My Baby Box: Prologue
This is the introduction to a memoir / history around bereavement, reproductive justice and forming a family that I finished some time ago. It has an agent but hasn't found a home yet. I've rather been ignoring it but recent personal and wider events - the death of my dad, a return to austerity (or malign neglect), being gaslit over deaths and bereavement in Covid, threats to abortion rights and yet another inquiry into failings on a maternity ward - have pushed me to revisit it. Rather than just feeling frustrated at it going nowhere, I thought I'd post the beginning as a blog . . .. A few trigger warnings - it talks about infertility, bereavement and baby loss.
A woman stares out at us from the past. There’s a palpable connection. For all that Georgina Burne-Jones and her Children - the subjects of the painting - are long deceased, the portrait of them by Georgina’s husband from 1883 is vivid and alive. Georgina holds our gaze from the dark foreground Behind her, in a warmly lit room, her son Philip is painting while his sister Margaret looks approvingly on. Georgina holds a book, a bright blue pansy resting in its open pages. The first time I saw this portrait, in an exhibition of Edward Burne-Jones’ work in 2018, the accompanying label told me that it depicted the ‘enduring love’ between the painter and his wife. The pansy was symbolic of one person thinking of another. Less than a year later, I saw the same portrait in a different exhibition, this time labelled as a ‘tacit acknowledgement’ of the painter’s affair with another woman, his subsequent return to his wife and the ‘importance of the family unit’.* I had my own interpretation as I thought it symbolised Georgina’s enduring love for all of her children, the pansy a reference to her thoughts for a child who had died. The inclusion of the living children surely made that obvious. But I also knew that my reading of the portrait was very much to do with my own personal history.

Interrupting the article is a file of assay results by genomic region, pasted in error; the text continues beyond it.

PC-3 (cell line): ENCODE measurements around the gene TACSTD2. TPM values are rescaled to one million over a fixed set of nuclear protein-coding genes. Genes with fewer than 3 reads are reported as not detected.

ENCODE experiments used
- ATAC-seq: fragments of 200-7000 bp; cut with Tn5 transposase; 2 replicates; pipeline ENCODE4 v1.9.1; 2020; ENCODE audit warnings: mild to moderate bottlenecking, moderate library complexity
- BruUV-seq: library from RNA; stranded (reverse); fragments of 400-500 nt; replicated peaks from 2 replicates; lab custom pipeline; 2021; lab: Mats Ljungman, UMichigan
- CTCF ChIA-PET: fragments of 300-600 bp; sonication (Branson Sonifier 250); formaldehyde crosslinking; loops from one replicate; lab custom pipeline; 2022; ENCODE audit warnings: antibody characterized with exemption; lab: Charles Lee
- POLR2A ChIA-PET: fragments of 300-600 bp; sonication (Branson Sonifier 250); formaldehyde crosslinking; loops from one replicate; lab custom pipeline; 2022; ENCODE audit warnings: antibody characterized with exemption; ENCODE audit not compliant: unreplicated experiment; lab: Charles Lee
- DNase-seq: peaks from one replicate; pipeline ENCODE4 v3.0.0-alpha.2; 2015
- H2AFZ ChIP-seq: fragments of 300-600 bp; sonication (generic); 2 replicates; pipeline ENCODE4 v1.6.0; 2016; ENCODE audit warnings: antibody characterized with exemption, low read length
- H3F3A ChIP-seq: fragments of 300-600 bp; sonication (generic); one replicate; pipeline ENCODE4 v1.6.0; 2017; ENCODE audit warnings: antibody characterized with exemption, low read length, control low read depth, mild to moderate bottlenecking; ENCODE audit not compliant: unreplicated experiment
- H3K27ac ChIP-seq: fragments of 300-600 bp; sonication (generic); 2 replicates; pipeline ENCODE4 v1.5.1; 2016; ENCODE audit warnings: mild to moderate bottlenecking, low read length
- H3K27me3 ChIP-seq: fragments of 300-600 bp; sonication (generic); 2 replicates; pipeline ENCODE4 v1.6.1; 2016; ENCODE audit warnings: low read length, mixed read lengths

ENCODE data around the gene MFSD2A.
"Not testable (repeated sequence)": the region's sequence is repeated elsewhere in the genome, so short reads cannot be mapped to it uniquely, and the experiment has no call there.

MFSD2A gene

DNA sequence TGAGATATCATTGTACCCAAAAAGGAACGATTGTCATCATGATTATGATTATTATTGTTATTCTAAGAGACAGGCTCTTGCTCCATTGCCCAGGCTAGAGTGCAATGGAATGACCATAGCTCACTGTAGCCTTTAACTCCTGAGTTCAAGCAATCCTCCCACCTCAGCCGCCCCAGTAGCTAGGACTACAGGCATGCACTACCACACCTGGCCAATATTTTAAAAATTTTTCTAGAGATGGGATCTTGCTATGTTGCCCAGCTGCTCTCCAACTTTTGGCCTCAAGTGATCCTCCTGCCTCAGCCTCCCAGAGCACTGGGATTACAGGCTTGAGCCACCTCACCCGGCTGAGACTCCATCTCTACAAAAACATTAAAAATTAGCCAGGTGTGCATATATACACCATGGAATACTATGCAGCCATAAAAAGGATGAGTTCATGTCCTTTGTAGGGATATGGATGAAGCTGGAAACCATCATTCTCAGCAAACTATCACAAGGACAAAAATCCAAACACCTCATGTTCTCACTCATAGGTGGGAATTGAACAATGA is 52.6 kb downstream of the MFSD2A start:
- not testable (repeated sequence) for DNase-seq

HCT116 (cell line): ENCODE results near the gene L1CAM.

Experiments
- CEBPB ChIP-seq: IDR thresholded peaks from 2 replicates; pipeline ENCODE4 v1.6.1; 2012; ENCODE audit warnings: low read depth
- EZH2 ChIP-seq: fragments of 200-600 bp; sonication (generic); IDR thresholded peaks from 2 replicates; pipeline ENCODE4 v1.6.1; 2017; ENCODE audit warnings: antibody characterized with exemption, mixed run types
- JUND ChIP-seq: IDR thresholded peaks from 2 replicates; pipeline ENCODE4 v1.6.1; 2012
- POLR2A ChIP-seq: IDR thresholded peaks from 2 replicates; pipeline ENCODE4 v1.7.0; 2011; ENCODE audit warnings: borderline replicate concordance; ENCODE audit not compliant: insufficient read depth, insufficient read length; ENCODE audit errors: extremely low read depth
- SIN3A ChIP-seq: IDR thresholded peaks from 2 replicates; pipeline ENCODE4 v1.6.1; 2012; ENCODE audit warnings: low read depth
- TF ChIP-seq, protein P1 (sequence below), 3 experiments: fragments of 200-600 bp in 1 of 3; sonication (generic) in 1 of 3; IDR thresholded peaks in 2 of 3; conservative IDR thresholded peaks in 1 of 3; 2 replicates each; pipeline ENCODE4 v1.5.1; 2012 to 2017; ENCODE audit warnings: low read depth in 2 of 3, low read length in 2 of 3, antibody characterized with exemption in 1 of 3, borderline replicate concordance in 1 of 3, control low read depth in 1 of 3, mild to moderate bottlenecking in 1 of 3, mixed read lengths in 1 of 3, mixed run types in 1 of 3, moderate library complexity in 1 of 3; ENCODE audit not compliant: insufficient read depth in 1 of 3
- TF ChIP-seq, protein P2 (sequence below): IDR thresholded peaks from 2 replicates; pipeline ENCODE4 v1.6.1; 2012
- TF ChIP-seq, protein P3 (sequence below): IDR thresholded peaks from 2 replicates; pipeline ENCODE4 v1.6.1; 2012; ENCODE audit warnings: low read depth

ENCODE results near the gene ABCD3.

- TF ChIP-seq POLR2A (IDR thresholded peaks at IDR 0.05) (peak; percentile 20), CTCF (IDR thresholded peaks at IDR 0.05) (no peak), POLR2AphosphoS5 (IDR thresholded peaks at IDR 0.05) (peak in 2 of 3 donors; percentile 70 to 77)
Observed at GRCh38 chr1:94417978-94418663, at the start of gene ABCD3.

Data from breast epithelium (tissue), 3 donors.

First, I couldn’t have children. After years of trying, of tests, of drugs and invasive procedures, of IVF, I faced the devastating truth that I was infertile. With my husband S, I survived that and then began a new challenge – to adopt a child. That also took years, with a whole new set of tests and procedures, this time more psychological than physical, but no less invasive or exhausting. We got through that, this time with the child we’d so longed for. Then, happy and settled with an adopted son, I got pregnant. After everything S and I had been through, we couldn’t allow ourselves to believe it or hope that it would work out. And it didn’t. Our daughter was born at 32 weeks gestation and lived for just eight days. Still, the doctors encouraged us to try again. Forty years-old, and more than a decade after first trying to get pregnant, I gave birth to a healthy baby.
I didn’t think it would ever be like this. I assumed modern medicine would provide a miracle and then, when it didn’t, that it would ensure that my unexpected, miraculous pregnancy was safe and successful. The irony was that for all this reliance on the modern, I work in the past – as a historian in public engagement in museums and archives. When things went wrong for me, as they did again and again, the past is where I hid and healed, and where I found a way of coming to terms with what had happened. The bits of history I already liked to study – the nineteenth-century and how people looked at the ancient past – became much more than a comfort. They helped me make sense of what I’d been through, the ‘secret’ pain and trauma of infertility and childbirth, the difficult realities so rarely spoken of in public in our modern world.